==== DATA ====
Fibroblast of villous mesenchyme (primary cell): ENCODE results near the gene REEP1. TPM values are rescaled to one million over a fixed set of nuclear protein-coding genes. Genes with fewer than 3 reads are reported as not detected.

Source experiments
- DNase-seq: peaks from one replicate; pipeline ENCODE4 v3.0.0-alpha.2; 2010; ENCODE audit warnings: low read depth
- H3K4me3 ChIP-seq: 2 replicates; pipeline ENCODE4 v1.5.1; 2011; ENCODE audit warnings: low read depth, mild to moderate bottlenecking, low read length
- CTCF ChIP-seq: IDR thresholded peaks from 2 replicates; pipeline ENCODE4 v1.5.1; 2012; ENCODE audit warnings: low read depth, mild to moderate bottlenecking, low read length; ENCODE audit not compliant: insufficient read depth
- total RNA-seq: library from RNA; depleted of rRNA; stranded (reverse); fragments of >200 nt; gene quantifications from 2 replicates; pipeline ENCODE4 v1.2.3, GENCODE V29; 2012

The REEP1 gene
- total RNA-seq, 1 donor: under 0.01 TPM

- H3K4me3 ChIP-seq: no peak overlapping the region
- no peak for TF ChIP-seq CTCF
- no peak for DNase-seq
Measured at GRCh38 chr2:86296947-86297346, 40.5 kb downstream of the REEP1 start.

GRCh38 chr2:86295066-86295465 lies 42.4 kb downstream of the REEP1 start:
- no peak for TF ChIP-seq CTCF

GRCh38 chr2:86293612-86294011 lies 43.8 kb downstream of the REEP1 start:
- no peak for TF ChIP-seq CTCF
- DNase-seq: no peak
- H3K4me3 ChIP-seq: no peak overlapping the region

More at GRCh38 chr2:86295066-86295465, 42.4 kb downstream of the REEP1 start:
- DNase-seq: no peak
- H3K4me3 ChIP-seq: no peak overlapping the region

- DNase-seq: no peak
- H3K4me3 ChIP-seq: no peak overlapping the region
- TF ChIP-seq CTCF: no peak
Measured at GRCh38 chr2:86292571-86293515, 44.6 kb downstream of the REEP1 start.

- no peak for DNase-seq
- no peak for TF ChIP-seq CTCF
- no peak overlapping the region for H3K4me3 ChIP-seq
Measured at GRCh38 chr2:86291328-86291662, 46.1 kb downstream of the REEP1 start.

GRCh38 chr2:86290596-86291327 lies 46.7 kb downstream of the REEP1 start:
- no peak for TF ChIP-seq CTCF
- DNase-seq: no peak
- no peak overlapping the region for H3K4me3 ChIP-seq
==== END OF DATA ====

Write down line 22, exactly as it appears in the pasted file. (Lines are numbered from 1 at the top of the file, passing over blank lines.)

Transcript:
- DNase-seq: no peak